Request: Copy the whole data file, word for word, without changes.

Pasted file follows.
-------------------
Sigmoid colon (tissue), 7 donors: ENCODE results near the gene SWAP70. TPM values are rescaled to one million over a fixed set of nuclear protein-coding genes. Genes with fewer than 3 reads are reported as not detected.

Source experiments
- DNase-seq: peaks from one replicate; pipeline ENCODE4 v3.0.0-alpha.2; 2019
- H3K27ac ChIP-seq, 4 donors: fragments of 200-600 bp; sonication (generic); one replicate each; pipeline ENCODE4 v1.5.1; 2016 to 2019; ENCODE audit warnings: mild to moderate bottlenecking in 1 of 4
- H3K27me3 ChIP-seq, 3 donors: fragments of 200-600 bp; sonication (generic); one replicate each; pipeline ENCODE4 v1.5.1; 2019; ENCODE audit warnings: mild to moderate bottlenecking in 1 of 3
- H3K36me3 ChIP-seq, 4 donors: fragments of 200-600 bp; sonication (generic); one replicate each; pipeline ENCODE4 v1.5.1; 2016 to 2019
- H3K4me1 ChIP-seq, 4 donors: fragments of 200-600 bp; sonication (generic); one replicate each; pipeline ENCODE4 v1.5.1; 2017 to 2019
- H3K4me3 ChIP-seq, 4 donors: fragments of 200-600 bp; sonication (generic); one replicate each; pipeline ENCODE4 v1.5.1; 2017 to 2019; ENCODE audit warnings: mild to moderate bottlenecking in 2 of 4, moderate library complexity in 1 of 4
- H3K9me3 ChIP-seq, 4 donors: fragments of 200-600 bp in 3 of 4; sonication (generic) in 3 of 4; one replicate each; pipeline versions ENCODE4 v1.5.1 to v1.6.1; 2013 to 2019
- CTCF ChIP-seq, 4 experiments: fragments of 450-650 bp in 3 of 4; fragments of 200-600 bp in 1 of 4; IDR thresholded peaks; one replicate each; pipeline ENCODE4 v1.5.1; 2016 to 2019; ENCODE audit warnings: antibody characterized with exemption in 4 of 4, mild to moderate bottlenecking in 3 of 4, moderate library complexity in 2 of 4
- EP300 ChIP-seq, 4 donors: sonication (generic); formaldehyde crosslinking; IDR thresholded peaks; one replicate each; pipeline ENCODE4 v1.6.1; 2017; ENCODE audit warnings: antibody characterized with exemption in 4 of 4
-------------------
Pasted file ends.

Sigmoid colon (tissue), 7 donors: ENCODE results near the gene SWAP70. TPM values are rescaled to one million over a fixed set of nuclear protein-coding genes. Genes with fewer than 3 reads are reported as not detected.

Source experiments
- DNase-seq: peaks from one replicate; pipeline ENCODE4 v3.0.0-alpha.2; 2019
- H3K27ac ChIP-seq, 4 donors: fragments of 200-600 bp; sonication (generic); one replicate each; pipeline ENCODE4 v1.5.1; 2016 to 2019; ENCODE audit warnings: mild to moderate bottlenecking in 1 of 4
- H3K27me3 ChIP-seq, 3 donors: fragments of 200-600 bp; sonication (generic); one replicate each; pipeline ENCODE4 v1.5.1; 2019; ENCODE audit warnings: mild to moderate bottlenecking in 1 of 3
- H3K36me3 ChIP-seq, 4 donors: fragments of 200-600 bp; sonication (generic); one replicate each; pipeline ENCODE4 v1.5.1; 2016 to 2019
- H3K4me1 ChIP-seq, 4 donors: fragments of 200-600 bp; sonication (generic); one replicate each; pipeline ENCODE4 v1.5.1; 2017 to 2019
- H3K4me3 ChIP-seq, 4 donors: fragments of 200-600 bp; sonication (generic); one replicate each; pipeline ENCODE4 v1.5.1; 2017 to 2019; ENCODE audit warnings: mild to moderate bottlenecking in 2 of 4, moderate library complexity in 1 of 4
- H3K9me3 ChIP-seq, 4 donors: fragments of 200-600 bp in 3 of 4; sonication (generic) in 3 of 4; one replicate each; pipeline versions ENCODE4 v1.5.1 to v1.6.1; 2013 to 2019
- CTCF ChIP-seq, 4 experiments: fragments of 450-650 bp in 3 of 4; fragments of 200-600 bp in 1 of 4; IDR thresholded peaks; one replicate each; pipeline ENCODE4 v1.5.1; 2016 to 2019; ENCODE audit warnings: antibody characterized with exemption in 4 of 4, mild to moderate bottlenecking in 3 of 4, moderate library complexity in 2 of 4
- EP300 ChIP-seq, 4 donors: sonication (generic); formaldehyde crosslinking; IDR thresholded peaks; one replicate each; pipeline ENCODE4 v1.6.1; 2017; ENCODE audit warnings: antibody characterized with exemption in 4 of 4